“Learn about the networks that connected them throughout colonial America and across the Atlantic, the women weren’t nuns!” Scott Paul Gordon
Join Historic Bethlehem Museums & Sites on Sunday, October 19, 2014 for the annual Jeanette Barres Zug Lecture. This year’s speaker is Professor Scott Paul Gordon, Chairperson & Professor in the Department of English at Lehigh University.
Scott Paul Gordon came to Lehigh in 1995. He teaches courses at the undergraduate and graduate level in eighteenth-century transatlantic literature and in literary and cultural theory. He has served as the Director of the First-Year Writing Program (2003-2006) and as Director of Lehigh University Press (2006-2011) and currently chairs the Department of English.
In 2002 Gordon received the Lindback Award for Distinguished Teaching and was named a Class of 1961 Professor for the years 2002-2004. Before coming to Lehigh in 1995, Gordon taught as an Instructor at Harvard University, from which institution he earned his doctorate, master’s degree, and bachelor’s degree.
Professor Gordon’s lecture will explore the relationships and cosmopolitan lifestyles that Moravian women held outside of the community. The lecture will focus in particular on the life and letters of Mary Penry, a Moravian single sister living in Bethlehem from 1756 to 1762:
“One thing I want to stress is that Moravian single sisters weren’t “nuns” (to whom they are often compared) separated from the world and confined behind the stone walls of their choir houses. They were surprisingly connected or “networked.” This is what I mean by “cosmopolitan”: they had transatlantic correspondences that they kept up for their entire lives, they traveled more than we think, etc. Penry herself spoke English, Welsh, German, and French; she went to a school in Philadelphia that was run by the Quaker abolitionist Anthony Benezet; she kept up on national and international news and loved to gossip about and worry about world politics.”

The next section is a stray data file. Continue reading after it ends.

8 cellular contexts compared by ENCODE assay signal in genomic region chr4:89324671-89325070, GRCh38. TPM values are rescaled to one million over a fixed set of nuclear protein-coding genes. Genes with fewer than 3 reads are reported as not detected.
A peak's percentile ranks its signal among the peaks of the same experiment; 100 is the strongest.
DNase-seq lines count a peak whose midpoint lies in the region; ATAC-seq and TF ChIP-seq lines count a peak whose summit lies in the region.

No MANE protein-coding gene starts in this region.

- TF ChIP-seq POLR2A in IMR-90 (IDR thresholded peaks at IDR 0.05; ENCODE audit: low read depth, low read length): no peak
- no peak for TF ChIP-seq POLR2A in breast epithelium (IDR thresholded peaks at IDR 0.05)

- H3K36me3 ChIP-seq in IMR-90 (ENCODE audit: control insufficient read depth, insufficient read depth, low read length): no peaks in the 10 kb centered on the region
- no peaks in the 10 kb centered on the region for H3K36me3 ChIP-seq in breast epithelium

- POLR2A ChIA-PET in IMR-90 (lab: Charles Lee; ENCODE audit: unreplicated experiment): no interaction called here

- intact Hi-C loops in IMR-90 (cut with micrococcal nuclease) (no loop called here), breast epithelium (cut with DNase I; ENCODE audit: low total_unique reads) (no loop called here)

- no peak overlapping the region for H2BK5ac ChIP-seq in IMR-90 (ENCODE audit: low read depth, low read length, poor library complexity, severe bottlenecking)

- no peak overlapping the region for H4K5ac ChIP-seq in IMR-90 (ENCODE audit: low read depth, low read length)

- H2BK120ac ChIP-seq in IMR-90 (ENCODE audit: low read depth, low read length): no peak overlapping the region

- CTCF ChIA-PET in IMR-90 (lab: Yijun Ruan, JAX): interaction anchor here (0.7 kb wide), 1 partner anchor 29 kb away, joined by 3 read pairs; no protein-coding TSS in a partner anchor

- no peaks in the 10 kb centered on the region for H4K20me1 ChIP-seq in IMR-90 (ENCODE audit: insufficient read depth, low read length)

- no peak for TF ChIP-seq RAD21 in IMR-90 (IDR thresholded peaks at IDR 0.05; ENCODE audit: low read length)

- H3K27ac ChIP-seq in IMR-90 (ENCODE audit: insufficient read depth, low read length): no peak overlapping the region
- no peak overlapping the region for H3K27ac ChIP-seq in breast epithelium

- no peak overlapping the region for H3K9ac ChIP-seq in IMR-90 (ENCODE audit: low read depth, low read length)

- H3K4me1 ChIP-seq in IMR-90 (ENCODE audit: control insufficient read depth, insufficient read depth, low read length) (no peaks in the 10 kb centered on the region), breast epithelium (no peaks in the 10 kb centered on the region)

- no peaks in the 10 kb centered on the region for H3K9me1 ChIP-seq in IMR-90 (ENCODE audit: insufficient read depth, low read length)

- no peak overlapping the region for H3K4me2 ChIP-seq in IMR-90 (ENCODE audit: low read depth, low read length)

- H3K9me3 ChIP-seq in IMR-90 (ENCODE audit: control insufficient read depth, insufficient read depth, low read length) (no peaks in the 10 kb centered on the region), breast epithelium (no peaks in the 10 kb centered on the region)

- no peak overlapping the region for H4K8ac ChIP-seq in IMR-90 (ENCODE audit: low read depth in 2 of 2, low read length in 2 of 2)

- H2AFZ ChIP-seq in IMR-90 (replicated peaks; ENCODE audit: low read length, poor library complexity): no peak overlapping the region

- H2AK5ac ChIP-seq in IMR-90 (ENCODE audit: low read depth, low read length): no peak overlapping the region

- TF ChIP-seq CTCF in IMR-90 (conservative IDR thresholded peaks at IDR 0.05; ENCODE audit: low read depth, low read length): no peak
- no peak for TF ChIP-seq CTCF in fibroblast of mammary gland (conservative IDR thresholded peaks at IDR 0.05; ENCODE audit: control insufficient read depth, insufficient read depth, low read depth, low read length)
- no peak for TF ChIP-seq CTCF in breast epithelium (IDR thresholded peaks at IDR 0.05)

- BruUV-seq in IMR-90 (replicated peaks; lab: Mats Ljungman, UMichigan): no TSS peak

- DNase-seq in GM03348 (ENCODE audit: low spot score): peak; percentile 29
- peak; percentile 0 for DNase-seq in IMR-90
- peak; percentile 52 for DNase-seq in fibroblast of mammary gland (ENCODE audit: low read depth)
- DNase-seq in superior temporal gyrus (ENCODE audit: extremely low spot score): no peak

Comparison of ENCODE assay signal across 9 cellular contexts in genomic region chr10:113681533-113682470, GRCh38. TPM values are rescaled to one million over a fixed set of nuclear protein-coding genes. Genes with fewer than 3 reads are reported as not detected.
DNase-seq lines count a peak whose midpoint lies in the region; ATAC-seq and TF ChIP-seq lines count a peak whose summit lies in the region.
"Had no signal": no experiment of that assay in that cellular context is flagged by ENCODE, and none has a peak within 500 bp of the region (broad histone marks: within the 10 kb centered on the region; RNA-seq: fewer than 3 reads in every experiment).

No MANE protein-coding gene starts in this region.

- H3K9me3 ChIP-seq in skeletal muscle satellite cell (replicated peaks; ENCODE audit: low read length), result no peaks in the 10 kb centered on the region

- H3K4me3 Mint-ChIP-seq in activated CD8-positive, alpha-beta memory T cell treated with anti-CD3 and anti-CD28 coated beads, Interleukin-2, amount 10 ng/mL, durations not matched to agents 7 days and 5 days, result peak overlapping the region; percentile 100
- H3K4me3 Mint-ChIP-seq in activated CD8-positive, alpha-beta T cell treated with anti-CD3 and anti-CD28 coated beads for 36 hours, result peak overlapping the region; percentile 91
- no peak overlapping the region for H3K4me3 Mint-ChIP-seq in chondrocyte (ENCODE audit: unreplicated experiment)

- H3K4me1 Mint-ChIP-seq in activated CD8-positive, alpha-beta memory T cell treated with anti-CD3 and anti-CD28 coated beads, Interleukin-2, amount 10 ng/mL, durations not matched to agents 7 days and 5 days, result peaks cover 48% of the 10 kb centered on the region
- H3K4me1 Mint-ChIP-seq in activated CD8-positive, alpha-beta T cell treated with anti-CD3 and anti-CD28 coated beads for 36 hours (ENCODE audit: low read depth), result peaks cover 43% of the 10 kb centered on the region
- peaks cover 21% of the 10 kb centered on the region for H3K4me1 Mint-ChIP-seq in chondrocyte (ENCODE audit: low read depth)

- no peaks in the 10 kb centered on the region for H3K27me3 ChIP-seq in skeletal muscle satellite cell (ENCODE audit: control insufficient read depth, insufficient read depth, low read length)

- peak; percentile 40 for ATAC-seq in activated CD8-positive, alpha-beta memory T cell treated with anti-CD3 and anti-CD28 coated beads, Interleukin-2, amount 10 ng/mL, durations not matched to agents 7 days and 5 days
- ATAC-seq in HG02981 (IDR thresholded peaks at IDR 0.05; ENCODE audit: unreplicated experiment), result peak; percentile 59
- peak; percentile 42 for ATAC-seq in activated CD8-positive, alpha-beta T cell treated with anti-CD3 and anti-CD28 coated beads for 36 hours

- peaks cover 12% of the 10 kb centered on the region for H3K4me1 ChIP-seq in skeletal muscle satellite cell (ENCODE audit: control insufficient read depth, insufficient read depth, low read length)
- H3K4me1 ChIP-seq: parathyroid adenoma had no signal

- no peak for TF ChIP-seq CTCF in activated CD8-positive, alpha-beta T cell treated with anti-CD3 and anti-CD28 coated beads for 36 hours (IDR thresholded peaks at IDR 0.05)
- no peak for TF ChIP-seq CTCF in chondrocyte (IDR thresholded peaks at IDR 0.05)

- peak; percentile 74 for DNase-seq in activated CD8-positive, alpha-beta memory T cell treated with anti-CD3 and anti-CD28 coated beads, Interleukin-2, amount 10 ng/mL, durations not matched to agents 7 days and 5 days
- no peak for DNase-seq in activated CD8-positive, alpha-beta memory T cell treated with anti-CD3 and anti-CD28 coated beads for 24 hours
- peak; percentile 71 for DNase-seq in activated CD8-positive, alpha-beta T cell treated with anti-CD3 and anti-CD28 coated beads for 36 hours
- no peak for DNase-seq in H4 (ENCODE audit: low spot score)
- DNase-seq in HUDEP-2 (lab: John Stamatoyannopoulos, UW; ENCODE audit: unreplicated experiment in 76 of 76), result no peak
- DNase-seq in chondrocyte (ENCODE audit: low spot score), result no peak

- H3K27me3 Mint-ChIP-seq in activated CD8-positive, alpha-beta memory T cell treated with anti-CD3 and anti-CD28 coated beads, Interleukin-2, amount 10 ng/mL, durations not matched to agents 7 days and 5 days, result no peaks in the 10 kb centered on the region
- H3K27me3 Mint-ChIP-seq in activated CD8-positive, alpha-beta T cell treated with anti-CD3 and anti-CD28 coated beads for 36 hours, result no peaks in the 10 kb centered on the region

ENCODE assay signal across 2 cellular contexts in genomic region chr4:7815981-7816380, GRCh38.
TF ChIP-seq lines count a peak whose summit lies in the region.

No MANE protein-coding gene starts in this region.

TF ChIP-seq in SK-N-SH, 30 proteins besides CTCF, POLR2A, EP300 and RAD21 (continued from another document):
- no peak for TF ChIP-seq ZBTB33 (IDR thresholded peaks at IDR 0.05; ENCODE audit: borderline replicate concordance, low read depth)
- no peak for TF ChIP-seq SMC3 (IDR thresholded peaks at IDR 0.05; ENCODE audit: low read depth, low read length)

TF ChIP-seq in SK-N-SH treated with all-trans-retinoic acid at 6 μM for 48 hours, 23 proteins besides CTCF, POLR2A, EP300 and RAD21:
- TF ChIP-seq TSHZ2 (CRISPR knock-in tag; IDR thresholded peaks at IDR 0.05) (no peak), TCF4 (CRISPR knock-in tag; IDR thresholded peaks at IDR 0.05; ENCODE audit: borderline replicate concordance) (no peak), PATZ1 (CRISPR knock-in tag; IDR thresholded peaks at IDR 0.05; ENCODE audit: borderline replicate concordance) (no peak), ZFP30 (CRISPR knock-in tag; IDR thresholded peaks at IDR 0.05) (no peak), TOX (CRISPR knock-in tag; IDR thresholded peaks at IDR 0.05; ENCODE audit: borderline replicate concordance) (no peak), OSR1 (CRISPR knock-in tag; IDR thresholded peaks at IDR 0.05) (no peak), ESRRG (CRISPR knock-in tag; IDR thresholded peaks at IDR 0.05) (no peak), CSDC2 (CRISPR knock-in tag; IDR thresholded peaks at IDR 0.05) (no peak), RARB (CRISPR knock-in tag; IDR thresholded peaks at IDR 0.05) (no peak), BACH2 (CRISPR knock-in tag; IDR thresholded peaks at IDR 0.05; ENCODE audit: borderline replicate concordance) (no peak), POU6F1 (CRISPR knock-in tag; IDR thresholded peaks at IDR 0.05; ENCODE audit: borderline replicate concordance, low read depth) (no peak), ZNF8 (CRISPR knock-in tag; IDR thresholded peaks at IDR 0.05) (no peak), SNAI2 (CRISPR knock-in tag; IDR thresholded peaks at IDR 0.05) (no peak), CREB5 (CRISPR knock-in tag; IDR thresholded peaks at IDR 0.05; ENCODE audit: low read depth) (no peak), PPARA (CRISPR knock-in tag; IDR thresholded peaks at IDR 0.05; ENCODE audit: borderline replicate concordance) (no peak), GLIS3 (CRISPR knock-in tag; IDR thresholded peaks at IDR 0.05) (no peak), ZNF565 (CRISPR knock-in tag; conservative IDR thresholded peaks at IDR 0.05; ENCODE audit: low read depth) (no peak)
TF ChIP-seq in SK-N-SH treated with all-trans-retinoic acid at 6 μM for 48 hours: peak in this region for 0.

The lecture will be held in the Saal of the Gemeinhaus, 66 W Church Street, at 2pm.. A wine and hors d’oeuvres reception will follow the lecture. The event is free for members of Historic Bethlehem Museums & Sites, and $10 for non-members. Guests will also have the opportunity to explore the Gemeinhaus before and after the lecture. Reservations are requested, space is limited. Please contact Katy Molinaro email@example.com or 610-882-0450 ext. 10 for reservations.
Historic Bethlehem is a not-for-profit institution that brings to life three centuries of American history. Historic Bethlehem tells the story of a small town of great influence, home to some of our nation’s earliest settlers, to America’s first municipal water pumping system, and to one of the world’s greatest industrial companies. Historic Bethlehem is located in Eastern Pennsylvania, only a 1.5 hour drive from Philadelphia to the North and 2 hours west of New York City. Historic Bethlehem is an Affiliate of the Smithsonian Institution. For more information please call 610-691-6055 or visit www.historicbethlehem.org.